Rhenigidale

Rhenigidale is a village on the east coast of Harris. When I first went there in 1982, it was only accessible by a coastal path, six miles winding precariously close to the ledges and eroded gullies above steep cliffs.

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Chronically short of money, perhaps I went because the hostel was notoriously cheap. And remote. I’d had some strange childhood dream of going west, following the sun, living like a monk away from humankind, and I was always drawn to Harris. Something about the remoteness, and the tragic beauty (generations of emigrants, invaders, scorched earth policies, people alienated from the land), and the moving stories of selkies, otters, eagles. Then there was the fact that I was, as an early adolescent, going through a total immersion into Christian purification. Typical enough in Scotland at the time: I knew enough about the old religions to feel regret that they’d been trampled under the dour boot of the ‘wee Frees’, but the latter intrigued me. Total dedication and listening with every fibre to the word of God while stripping away any representation so that no image could form: it was, paradoxically, almost buddhist in its intensity. I read Joyce’s Ullysses – perhaps I felt an exile, even then – and the Aenead, and met an American artist who made sketches of the mountain behind. Two local fishermen kindly took us out in their boats but shot a seal while we were at their salmon cages. We drank too much and you can imagine the rest.

I went back a couple of times, first, in 1986, with a boyfriend, walking along the track where the new road was to come in. I could completely understand that the romance of the place was fine for foreigners but if you lived there, it was a grim price to pay. Poverty is relative, so is happiness, and being locked into a nineteenth century idyll for the sake of a few tourists hardly justified the hardships endured by the villagers. Nevertheless, it was agony to see the deep cut through pristine moorland and the telegraph poles marking with an engineer’s hardnosed analysis an unavoidable slice through the landscape that had, before, been without scale.

Is it possible for people to live in isolation while the world whirls? There are plenty of examples, voluntary and involuntary. Children in Austrian cellars. The Amish. The people of Rhenigidale didn’t choose the geographical anomaly of their village, though. They were accidental remnants (there were only about six people living there when I first went) of a much larger settlement, most of whom had moved to Skye when the government-sponsored programme to offer land there materialised. The original villagers of Rhenigidale had, themselves, been moved from other villages as landlords decided that their original settlements occupied land that could be better used for sheep-grazing, or sport.

The path wound dangerously and the bridge that has since been built to straddle a deep gully didn’t exist on my first visit. I was on my own, in my late teens, fast becoming disillusioned at the rush and waste of humanity’s direction. It was a blessed relief to be in that place that was like a refuge. But it wasn’t particularly safe (I was a young girl, and all my companions were male – it was a vulnerable situation to be in) and nor was the old bond between countryman and the land or sea particularly evident. No doubt it was there – but there was a determination to overcome, rather than live along with, the challenges that the place brought.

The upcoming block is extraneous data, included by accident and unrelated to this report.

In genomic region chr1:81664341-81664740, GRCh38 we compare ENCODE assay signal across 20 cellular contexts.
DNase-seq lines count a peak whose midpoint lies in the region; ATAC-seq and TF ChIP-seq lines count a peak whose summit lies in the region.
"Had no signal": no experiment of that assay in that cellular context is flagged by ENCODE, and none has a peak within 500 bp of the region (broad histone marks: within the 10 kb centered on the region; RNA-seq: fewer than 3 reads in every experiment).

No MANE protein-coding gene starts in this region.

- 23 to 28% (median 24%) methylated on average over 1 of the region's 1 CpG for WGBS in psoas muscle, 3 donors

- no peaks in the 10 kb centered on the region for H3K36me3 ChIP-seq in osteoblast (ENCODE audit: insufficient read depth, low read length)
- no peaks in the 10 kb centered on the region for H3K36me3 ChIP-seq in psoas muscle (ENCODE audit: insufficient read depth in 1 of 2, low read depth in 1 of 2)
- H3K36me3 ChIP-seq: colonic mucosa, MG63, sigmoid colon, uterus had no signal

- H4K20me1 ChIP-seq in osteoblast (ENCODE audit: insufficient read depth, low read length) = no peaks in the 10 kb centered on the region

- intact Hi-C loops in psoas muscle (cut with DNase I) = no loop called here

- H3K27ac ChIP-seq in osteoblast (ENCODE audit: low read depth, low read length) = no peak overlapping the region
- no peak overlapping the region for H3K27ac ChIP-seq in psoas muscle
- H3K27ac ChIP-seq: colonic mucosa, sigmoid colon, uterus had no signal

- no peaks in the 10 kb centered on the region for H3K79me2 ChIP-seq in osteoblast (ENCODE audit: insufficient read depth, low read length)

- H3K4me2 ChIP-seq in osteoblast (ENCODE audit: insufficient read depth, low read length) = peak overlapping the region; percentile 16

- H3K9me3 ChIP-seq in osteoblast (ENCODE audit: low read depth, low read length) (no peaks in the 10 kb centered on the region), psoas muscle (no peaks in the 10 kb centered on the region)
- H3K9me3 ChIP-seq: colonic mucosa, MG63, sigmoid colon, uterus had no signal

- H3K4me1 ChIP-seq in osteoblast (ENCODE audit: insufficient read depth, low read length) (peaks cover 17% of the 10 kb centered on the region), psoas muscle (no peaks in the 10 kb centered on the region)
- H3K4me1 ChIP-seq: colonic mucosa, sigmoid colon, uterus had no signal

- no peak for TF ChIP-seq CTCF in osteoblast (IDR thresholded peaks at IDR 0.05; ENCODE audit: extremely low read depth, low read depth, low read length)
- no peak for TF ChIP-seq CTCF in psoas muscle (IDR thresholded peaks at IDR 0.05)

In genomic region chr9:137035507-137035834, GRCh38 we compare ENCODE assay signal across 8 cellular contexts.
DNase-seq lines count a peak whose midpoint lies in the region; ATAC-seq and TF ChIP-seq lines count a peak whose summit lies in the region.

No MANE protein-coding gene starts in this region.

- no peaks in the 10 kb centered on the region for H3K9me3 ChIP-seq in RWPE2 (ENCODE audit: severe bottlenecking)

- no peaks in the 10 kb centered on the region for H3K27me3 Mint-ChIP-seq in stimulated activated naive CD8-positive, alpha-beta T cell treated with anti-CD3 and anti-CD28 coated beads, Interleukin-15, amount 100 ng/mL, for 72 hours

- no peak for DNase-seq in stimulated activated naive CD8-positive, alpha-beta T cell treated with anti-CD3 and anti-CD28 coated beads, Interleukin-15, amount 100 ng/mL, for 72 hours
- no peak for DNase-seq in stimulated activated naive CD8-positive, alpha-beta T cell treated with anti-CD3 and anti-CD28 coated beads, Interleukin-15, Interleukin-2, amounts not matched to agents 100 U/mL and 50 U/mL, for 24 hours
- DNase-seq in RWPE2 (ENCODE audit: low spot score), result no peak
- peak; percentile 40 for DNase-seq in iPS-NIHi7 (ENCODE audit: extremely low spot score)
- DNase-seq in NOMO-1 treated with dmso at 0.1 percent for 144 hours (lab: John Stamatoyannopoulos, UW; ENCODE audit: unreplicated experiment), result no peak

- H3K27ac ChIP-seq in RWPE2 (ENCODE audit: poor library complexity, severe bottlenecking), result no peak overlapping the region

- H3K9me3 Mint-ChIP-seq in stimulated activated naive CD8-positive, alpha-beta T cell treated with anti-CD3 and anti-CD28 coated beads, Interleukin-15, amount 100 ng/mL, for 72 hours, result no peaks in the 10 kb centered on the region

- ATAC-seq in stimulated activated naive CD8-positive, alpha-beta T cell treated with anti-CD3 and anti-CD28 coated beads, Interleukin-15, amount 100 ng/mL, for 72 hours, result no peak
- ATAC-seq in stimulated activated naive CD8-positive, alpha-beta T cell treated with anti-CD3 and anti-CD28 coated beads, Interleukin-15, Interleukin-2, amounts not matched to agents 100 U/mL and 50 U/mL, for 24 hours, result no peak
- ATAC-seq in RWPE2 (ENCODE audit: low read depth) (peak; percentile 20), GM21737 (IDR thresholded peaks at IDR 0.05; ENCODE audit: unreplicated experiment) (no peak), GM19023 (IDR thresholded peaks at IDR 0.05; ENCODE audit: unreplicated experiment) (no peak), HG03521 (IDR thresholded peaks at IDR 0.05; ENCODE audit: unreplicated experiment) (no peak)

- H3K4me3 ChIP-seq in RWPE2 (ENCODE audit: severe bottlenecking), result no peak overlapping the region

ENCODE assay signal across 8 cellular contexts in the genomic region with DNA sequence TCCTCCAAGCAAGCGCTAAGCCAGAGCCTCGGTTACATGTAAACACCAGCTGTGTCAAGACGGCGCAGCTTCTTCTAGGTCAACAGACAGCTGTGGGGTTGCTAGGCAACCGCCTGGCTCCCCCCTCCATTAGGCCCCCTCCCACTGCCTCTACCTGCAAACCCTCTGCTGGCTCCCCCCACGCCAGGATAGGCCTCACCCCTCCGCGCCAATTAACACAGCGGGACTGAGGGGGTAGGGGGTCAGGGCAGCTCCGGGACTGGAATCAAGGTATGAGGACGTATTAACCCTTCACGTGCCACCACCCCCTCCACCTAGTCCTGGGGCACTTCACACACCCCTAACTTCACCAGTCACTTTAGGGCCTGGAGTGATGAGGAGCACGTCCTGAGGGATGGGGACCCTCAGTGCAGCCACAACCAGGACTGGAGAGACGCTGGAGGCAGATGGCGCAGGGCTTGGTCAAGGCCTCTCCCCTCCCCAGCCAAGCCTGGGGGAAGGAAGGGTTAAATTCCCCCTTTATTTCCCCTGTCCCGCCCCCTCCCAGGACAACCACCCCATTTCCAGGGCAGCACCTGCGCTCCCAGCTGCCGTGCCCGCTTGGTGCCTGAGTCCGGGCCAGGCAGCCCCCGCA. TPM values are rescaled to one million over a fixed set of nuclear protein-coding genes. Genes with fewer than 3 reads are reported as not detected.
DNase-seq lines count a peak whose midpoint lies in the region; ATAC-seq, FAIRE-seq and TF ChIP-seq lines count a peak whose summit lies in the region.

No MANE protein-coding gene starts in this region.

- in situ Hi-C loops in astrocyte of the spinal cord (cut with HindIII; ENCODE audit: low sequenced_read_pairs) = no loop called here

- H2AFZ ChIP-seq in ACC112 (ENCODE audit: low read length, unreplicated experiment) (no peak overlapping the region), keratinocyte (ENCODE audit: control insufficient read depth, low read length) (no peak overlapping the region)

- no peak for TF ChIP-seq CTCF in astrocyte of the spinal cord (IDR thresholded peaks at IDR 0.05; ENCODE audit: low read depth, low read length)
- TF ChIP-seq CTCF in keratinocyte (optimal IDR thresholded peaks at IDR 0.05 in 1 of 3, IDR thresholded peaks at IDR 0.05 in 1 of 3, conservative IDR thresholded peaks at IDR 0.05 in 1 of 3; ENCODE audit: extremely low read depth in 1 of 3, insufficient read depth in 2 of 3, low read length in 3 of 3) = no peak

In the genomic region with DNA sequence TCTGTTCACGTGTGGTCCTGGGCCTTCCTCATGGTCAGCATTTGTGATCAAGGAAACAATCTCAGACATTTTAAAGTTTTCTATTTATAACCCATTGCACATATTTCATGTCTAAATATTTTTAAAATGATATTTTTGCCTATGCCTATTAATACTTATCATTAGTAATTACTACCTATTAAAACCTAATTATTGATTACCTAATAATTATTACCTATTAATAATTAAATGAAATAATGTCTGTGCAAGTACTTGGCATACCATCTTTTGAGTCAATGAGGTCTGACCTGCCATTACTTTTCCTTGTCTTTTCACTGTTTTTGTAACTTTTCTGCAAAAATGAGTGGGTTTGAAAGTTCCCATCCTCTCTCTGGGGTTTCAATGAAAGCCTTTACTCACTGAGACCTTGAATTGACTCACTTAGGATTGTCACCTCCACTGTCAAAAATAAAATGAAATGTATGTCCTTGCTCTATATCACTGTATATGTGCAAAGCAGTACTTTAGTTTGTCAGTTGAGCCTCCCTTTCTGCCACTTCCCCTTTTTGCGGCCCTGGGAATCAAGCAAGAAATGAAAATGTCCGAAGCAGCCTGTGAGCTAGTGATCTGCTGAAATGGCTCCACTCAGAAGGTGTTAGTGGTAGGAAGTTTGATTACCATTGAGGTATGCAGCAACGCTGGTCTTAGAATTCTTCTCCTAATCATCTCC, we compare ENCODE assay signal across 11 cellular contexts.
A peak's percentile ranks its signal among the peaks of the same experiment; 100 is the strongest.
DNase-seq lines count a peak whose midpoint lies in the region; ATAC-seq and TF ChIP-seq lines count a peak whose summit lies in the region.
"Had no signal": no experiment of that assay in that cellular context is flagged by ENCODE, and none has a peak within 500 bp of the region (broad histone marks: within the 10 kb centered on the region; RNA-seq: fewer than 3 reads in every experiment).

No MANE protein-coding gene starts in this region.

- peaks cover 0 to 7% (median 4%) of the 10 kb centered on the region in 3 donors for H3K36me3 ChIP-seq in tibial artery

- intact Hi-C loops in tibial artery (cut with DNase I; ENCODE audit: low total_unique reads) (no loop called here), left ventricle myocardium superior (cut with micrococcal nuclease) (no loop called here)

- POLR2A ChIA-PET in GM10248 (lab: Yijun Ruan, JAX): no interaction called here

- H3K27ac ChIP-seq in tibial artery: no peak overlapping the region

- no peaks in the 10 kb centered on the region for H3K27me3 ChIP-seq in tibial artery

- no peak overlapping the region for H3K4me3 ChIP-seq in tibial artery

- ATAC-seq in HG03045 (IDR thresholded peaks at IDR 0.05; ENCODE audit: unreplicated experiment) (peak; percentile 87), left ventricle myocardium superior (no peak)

Living on the edge now, in a fairly remote place and with minimal income, I’m struck by how easy it is to judge the activities or inactivities of those who occupy these regions. I’m hugely dependent on the internet, on private road transport, on being able to sort out whatever illnesses I or my children have on my own, on growing as much food as we can for the simple reason that we need to save whatever money we can for other essentials, like electricity. It is easy for someone to come here and ask why I have not done more to beautify the place, why the house is not fully painted, why the garden is overgrown, except around the veg patch, but living so close to the edge requires compromises that you would not believe you had to make if you were living more comfortably.

I’ve no regrets about my time in Rhenigidale or in Harris, or in Grimestra, on Lewis, where I worked as a river warden. The landscapes drew me in and embraced me for the inconsequential blip I am, gave me a sense of myself as someone whose ancestors could well have come down through those islands from further north. It’s a resonant place.

I never did find out what Rhenigidale means. I’d love someone to tell me. Names are impositions and at the same time, reveal something of the way that the place has been held symbolically in the local imagination.

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About Gamanrad

Therapeutic practitioner working on realisation as response to the ecological emergency (and all else besides).
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